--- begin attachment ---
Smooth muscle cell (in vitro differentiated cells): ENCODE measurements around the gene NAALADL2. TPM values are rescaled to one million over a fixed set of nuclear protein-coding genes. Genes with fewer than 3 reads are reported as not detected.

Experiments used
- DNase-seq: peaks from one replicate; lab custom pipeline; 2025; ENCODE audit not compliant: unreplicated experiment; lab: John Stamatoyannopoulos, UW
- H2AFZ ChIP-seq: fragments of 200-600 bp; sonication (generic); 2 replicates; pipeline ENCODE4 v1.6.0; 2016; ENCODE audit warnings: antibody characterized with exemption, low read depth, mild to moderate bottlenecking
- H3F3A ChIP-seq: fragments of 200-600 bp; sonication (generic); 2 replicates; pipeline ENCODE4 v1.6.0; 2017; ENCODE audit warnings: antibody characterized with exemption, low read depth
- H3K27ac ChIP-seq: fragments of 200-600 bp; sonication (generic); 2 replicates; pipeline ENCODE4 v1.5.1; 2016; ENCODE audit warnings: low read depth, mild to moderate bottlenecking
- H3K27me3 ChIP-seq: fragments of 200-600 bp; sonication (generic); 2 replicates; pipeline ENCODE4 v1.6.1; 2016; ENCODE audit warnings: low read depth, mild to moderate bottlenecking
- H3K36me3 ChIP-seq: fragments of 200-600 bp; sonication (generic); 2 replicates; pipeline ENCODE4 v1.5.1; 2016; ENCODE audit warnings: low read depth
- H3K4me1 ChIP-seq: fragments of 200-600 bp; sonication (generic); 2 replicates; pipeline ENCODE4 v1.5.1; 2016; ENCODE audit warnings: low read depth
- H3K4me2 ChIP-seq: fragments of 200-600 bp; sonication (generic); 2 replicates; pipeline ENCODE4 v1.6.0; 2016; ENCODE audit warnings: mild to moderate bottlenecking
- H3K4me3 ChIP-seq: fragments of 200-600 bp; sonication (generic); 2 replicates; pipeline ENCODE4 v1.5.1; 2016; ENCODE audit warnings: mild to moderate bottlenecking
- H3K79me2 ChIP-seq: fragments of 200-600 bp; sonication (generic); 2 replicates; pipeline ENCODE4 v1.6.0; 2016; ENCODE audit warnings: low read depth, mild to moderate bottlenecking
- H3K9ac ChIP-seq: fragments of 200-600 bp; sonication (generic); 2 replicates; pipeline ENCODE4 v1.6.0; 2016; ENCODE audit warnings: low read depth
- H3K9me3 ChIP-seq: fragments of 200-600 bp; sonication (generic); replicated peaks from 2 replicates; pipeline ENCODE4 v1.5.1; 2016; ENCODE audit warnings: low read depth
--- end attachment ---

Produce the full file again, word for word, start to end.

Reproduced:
Smooth muscle cell (in vitro differentiated cells): ENCODE measurements around the gene NAALADL2. TPM values are rescaled to one million over a fixed set of nuclear protein-coding genes. Genes with fewer than 3 reads are reported as not detected.

Experiments used
- DNase-seq: peaks from one replicate; lab custom pipeline; 2025; ENCODE audit not compliant: unreplicated experiment; lab: John Stamatoyannopoulos, UW
- H2AFZ ChIP-seq: fragments of 200-600 bp; sonication (generic); 2 replicates; pipeline ENCODE4 v1.6.0; 2016; ENCODE audit warnings: antibody characterized with exemption, low read depth, mild to moderate bottlenecking
- H3F3A ChIP-seq: fragments of 200-600 bp; sonication (generic); 2 replicates; pipeline ENCODE4 v1.6.0; 2017; ENCODE audit warnings: antibody characterized with exemption, low read depth
- H3K27ac ChIP-seq: fragments of 200-600 bp; sonication (generic); 2 replicates; pipeline ENCODE4 v1.5.1; 2016; ENCODE audit warnings: low read depth, mild to moderate bottlenecking
- H3K27me3 ChIP-seq: fragments of 200-600 bp; sonication (generic); 2 replicates; pipeline ENCODE4 v1.6.1; 2016; ENCODE audit warnings: low read depth, mild to moderate bottlenecking
- H3K36me3 ChIP-seq: fragments of 200-600 bp; sonication (generic); 2 replicates; pipeline ENCODE4 v1.5.1; 2016; ENCODE audit warnings: low read depth
- H3K4me1 ChIP-seq: fragments of 200-600 bp; sonication (generic); 2 replicates; pipeline ENCODE4 v1.5.1; 2016; ENCODE audit warnings: low read depth
- H3K4me2 ChIP-seq: fragments of 200-600 bp; sonication (generic); 2 replicates; pipeline ENCODE4 v1.6.0; 2016; ENCODE audit warnings: mild to moderate bottlenecking
- H3K4me3 ChIP-seq: fragments of 200-600 bp; sonication (generic); 2 replicates; pipeline ENCODE4 v1.5.1; 2016; ENCODE audit warnings: mild to moderate bottlenecking
- H3K79me2 ChIP-seq: fragments of 200-600 bp; sonication (generic); 2 replicates; pipeline ENCODE4 v1.6.0; 2016; ENCODE audit warnings: low read depth, mild to moderate bottlenecking
- H3K9ac ChIP-seq: fragments of 200-600 bp; sonication (generic); 2 replicates; pipeline ENCODE4 v1.6.0; 2016; ENCODE audit warnings: low read depth
- H3K9me3 ChIP-seq: fragments of 200-600 bp; sonication (generic); replicated peaks from 2 replicates; pipeline ENCODE4 v1.5.1; 2016; ENCODE audit warnings: low read depth